I have not explained correctly or you have not read my post correctly. I am fully aware of LR's clone tool and healing brush, what I said was Apertures cloning and healing (they call it repair) tool is superior to LT's as it works the same as Photoshops tool. LR cloning tool is not designed for serious cloning work, but more for simple spot removal, in fact that is what Adobe name the tool.
            Nor do I say Aperture is in general superior to LT I have not at this stage been using it enough to make a judgement yet. There are definite plus & minus with both programs, I pointed out LR has very much better lens correction tool.

            Patrick
            I know some prefer the PS healing tool, but I actually prefer the LR one - it works automatically like the healing tool, but you can very easily adjust the source area like a cloning tool. It's the best of both worlds if you ask me. The one advantage PS (the latest versions) have is content aware technology. I hope Adobe will eventually endow LR with that.

            Ian
            Founder/editor
            Digital Photography Now (DPNow.com)
            Twitter: www.twitter.com/ian_burley
            Flickr: www.flickr.com/photos/dpnow/
            Pinterest: www.pinterest.com/ianburley/

            Comment


            • #7
              Re: Lightroom 4 & Aperture 3

              Originally posted by Ian View Post
              I know some prefer the PS healing tool, but I actually prefer the LR one - it works automatically like the healing tool, but you can very easily adjust the source area like a cloning tool. It's the best of both worlds if you ask me. The one advantage PS (the latest versions) have is content aware technology. I hope Adobe will eventually endow LR with that.

              Ian
              Hi Ian

              Yes the spot tool works really well at spotting, however I was adjusting an image taken in a studio where the back drop was not wide enough and stand legs and things were showing. In Aperture I was able to make good with cloning the whole height of the frame on both sides. Faced with this same situation in LR the spot tool could not do the job, I should have had to go into CS4.

              When I was playing with LR4 beta it was quick and responsive, however the retail version feels less responsive, very strange. Aperture has proved to be the slightly quicker of the two program's although they both appear to use a lot of computer recources.

              Patrick

              Comment


              • #8
                Re: Lightroom 4 & Aperture 3

                Originally posted by Ian View Post
                I would interested to know how the quality of RAW conversions compares. If not the best, LR4 is one of the best. Its noise management and sharpening abilities are really excellent these days. The ability to apply sharpening, noise reduction, white balance, etc. via the adjustments brush and graduated filter is also something I highly value. I am also very impressed with LR4's chromatic aberration reduction - at first I was not sure as gone were the adjustment sliders of the colours to correct, but now it just works without any user-input. LR4 is now a very mature product and camera updates usually come quickly, something Aperture has been criticised for. I don't use camera and lens profiles, but these would be icing on the cake for some users.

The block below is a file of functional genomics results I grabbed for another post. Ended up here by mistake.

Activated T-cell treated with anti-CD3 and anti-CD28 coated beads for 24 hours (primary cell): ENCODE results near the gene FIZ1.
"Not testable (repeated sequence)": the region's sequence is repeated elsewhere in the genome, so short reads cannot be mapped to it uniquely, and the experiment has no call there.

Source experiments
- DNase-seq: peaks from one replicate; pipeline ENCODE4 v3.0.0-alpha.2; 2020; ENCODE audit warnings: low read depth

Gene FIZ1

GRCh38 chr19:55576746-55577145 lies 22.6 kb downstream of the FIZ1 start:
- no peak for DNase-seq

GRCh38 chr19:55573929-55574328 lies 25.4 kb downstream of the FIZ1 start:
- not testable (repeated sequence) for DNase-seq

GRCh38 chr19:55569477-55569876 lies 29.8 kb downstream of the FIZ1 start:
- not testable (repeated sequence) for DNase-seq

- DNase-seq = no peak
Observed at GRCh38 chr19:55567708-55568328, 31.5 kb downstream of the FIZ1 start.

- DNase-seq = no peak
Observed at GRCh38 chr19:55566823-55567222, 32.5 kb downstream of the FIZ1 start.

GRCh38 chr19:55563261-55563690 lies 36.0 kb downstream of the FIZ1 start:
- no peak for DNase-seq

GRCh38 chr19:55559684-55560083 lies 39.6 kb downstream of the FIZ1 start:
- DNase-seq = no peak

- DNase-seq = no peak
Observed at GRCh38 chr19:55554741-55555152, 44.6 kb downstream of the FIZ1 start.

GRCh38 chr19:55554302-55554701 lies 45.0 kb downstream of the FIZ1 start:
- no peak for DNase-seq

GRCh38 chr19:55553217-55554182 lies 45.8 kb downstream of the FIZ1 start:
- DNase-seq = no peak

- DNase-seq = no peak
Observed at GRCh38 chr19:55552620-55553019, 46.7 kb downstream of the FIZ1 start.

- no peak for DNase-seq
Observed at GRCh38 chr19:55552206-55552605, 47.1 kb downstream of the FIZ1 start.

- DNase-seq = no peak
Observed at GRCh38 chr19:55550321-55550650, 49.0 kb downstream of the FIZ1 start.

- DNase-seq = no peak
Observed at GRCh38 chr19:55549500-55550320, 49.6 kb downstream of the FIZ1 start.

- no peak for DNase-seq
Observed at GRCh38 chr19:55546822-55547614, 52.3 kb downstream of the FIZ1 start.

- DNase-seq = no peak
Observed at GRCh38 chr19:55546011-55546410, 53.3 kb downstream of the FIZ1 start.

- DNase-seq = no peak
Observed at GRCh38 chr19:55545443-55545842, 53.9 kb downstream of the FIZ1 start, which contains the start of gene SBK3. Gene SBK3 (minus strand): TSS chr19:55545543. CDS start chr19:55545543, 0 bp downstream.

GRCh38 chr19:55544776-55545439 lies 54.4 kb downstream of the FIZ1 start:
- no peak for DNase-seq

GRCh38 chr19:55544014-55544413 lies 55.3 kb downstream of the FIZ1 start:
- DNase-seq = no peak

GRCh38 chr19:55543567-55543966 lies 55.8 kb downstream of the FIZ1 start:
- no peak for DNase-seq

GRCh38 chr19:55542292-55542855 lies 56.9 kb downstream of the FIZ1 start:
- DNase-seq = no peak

There are improvements I would like to see; LR4's clone tool is limited to a circular brush area; the latest version of Cyberlink PhotoDirector lets you determine the shape of the clone area. I would also like to control more precisely the shape of selected areas that I want to apply adjustments to. A brush isn't precise enough; I want to draw the area and then fine tune size and feathering, etc. PhotoDirector's watermark editor and options are also much better than Lightroom's. Support for networked drives would also be nice.

                Ian
                Hi Taken me week, ( since retiring I seem to have less time than ever, very strange) but here are two versions of the same image, one processed in LT4 the other in Aperture 3 not asking you to guess which is which just evaluate and perhaps comment on any differences.
                I see a difference but can't say one to be better than the other, simply slightly different, I think if I have a preference its for the LT one on this particular type of image, I think I should like the Aperture if I were working on a portrait. That's the next test to be posted.

                Patrick
                Attached Files

                Comment


                • #9
                  Re: Lightroom 4 & Aperture 3

                  Originally posted by Patrick View Post
                  Hi Taken me week, ( since retiring I seem to have less time than ever, very strange) but here are two versions of the same image, one processed in LT4 the other in Aperture 3 not asking you to guess which is which just evaluate and perhaps comment on any differences.
                  I see a difference but can't say one to be better than the other, simply slightly different, I think if I have a preference its for the LT one on this particular type of image, I think I should like the Aperture if I were working on a portrait. That's the next test to be posted.

                  Patrick
                  So here is a portrait developed in the two programs.

                  Patrick
                  Attached Files

                  Comment